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Tesla Model Y BEV and Toyota RAV4 Hybrids Way Ahead In Green Crossover Delivery Race

The Toyota RAV4 Hybrid and Prime trims and Tesla’s Model Y are neck and neck in a U.S. market eager for greener crossover options.

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Crossovers in the size defined by the top-selling Toyota RAV4 have made up the largest segment in overall sales for some time now in the American vehicle market. Although the majority of sales are of conventionally-powered crossovers, shoppers are eager to put an all-wheel drive green crossover in their driveway.

For the past couple of years, Toyota has owned this market with its super-successful RAV4 Hybrid. The RAV4 Hybrid earns a 40 MPG Combined EPA rating, and every one of them comes standard with all-wheel drive. That rating is about one-third more efficient than popular conventionally-powered AWD crossovers like the Chevy Equinox and Mazda CX-5. Toyota had this market almost to itself for the first half of the calendar year, but Tesla has now joined the party with its Model Y battery-electric vehicle which earns a whopping 121 MPGe. The most recent addition to the mix is the hot 2021 RAV4 Prime plug-in hybrid electric vehicle which earns a 94 MPGe rating. It went on sale about two months ago.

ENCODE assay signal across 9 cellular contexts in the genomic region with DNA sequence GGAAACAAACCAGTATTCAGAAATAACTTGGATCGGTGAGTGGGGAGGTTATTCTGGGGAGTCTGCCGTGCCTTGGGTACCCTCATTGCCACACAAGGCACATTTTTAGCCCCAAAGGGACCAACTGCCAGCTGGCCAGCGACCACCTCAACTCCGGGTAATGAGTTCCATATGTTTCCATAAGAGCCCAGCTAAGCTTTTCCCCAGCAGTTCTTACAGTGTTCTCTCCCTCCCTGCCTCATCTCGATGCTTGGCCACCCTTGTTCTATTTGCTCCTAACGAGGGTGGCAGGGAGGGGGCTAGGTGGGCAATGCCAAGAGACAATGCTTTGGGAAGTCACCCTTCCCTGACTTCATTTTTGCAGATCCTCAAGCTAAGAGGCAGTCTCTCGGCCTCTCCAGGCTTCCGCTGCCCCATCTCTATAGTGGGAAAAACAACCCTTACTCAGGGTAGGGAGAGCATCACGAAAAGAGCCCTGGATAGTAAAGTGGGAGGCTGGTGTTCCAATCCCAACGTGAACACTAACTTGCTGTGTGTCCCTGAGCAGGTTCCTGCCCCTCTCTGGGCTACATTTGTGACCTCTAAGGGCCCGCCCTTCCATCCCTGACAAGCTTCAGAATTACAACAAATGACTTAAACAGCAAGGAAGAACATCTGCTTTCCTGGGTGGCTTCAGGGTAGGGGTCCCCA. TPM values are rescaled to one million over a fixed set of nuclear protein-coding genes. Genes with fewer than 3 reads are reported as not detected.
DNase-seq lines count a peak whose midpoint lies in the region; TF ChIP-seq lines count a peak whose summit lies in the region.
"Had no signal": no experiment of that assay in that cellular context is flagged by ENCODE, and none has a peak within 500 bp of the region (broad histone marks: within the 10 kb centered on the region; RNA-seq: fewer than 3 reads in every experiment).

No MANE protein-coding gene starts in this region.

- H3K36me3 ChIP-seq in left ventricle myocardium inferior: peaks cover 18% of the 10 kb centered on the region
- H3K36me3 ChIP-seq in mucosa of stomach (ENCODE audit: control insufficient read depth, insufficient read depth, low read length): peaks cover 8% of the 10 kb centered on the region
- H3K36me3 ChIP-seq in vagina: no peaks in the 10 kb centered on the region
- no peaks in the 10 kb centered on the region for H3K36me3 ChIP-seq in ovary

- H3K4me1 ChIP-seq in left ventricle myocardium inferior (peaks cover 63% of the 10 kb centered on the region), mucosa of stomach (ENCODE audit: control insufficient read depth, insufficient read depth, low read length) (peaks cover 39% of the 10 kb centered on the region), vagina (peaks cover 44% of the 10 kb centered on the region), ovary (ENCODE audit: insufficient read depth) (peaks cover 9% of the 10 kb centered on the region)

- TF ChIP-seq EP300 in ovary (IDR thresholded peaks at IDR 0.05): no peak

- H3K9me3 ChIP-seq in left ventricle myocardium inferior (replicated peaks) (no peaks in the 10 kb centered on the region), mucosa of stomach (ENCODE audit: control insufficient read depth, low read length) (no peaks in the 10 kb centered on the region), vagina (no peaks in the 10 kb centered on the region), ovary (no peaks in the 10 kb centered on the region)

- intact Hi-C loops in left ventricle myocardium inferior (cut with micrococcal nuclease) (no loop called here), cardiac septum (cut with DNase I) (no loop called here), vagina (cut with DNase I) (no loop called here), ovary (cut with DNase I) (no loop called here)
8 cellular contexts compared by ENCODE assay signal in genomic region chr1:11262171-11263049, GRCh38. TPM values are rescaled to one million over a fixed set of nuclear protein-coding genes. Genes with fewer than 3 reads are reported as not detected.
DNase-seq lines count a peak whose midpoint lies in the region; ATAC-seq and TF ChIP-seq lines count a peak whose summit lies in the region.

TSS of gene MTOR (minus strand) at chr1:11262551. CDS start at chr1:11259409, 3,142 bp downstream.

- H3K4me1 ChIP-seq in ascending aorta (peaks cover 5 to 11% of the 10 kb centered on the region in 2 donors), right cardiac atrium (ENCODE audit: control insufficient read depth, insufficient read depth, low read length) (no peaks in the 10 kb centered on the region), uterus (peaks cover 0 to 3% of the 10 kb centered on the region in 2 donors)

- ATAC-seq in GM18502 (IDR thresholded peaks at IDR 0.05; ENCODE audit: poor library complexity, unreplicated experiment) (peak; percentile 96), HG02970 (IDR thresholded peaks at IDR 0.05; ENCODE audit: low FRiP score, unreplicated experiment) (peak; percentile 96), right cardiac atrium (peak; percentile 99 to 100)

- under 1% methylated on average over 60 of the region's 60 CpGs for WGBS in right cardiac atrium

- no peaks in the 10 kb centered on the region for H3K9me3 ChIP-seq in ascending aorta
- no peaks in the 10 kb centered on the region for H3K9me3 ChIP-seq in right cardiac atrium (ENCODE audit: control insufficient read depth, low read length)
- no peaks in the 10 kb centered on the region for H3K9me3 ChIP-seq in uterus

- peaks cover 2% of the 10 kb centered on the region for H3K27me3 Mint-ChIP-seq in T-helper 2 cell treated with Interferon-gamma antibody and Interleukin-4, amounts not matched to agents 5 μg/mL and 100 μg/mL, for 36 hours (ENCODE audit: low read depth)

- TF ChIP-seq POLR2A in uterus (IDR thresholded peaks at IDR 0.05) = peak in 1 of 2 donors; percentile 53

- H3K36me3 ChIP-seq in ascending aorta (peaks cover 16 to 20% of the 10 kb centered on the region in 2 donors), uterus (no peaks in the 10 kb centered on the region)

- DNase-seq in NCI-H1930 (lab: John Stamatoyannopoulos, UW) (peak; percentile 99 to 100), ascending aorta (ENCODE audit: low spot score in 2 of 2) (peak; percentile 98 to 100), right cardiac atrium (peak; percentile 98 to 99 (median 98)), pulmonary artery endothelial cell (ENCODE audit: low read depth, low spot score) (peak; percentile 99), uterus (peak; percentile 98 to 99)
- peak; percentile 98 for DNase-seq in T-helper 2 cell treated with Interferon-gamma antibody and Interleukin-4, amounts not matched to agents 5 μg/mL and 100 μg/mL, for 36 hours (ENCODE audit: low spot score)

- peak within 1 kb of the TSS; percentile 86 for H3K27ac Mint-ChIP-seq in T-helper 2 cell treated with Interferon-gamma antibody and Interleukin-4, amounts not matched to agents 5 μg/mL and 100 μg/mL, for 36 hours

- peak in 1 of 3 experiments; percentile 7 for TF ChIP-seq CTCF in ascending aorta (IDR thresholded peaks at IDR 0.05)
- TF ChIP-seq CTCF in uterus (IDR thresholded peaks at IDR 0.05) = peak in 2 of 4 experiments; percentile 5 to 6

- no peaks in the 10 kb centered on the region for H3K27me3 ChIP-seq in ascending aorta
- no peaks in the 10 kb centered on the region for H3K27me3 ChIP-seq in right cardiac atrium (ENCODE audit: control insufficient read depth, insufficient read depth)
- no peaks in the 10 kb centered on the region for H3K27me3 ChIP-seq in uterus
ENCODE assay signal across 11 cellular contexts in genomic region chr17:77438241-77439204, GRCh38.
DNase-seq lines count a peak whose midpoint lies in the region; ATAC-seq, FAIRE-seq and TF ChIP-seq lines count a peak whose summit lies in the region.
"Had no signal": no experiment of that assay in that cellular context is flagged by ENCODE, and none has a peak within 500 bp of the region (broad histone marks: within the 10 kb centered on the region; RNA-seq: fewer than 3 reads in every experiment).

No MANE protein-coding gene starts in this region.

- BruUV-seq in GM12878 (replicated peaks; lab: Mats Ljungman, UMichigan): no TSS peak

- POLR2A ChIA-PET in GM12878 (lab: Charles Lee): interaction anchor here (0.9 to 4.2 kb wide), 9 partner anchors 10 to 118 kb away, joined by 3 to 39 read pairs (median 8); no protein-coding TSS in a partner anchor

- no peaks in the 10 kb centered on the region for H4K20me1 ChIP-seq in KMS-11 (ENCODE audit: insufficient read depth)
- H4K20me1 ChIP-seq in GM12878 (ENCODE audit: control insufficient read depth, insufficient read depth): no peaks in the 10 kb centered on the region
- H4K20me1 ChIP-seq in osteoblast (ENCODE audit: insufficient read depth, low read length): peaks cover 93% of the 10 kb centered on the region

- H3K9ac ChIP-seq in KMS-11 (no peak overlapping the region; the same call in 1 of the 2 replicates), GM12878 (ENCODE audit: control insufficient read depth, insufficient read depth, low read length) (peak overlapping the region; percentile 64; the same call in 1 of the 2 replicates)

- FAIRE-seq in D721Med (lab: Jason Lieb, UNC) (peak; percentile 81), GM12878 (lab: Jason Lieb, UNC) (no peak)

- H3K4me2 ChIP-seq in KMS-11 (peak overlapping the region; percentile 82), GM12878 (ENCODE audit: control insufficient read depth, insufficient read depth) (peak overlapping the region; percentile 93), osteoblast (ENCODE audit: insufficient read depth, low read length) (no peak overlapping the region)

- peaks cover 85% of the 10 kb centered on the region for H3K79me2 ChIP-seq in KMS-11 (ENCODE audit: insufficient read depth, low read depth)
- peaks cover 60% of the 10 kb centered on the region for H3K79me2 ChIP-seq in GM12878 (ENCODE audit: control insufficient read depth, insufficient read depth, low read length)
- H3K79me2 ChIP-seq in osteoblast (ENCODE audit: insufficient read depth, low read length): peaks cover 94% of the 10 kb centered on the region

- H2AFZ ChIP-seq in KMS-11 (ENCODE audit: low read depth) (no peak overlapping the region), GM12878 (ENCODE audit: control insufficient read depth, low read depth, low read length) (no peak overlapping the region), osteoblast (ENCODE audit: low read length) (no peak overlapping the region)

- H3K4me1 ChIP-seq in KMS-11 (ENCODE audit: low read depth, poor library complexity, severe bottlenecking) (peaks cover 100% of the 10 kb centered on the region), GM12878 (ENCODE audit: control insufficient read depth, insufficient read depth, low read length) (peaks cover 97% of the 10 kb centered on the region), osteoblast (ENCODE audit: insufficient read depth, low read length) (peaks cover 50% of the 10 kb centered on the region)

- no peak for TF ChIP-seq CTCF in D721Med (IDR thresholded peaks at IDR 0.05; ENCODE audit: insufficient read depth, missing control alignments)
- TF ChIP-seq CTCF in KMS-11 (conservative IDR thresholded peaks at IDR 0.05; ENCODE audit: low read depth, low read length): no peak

All automakers have been shy about sales reports since the pandemic began, but Tesla has rarely, if ever, offered up U.S.-market delivery data for its lineup broken down by model. Why do green vehicle sales in the U.S. matter? For one, it’s Tesla’s home market and Tesla launched all of its models in the California marketplace first, and only then spread the deliveries to other states and other markets following that initial period. So, the U.S matters when one analyzes new trends. Second, the U.S. is one of the largest green vehicle markets. Along with the Japanese market, the U.S has historically been the focus of green vehicle product introductions. China is now emerging as one of the key markets, and will likely lead the world in green vehicle sales in the future simply because of its size. European green vehicle mandates are also impacting deliveries globally.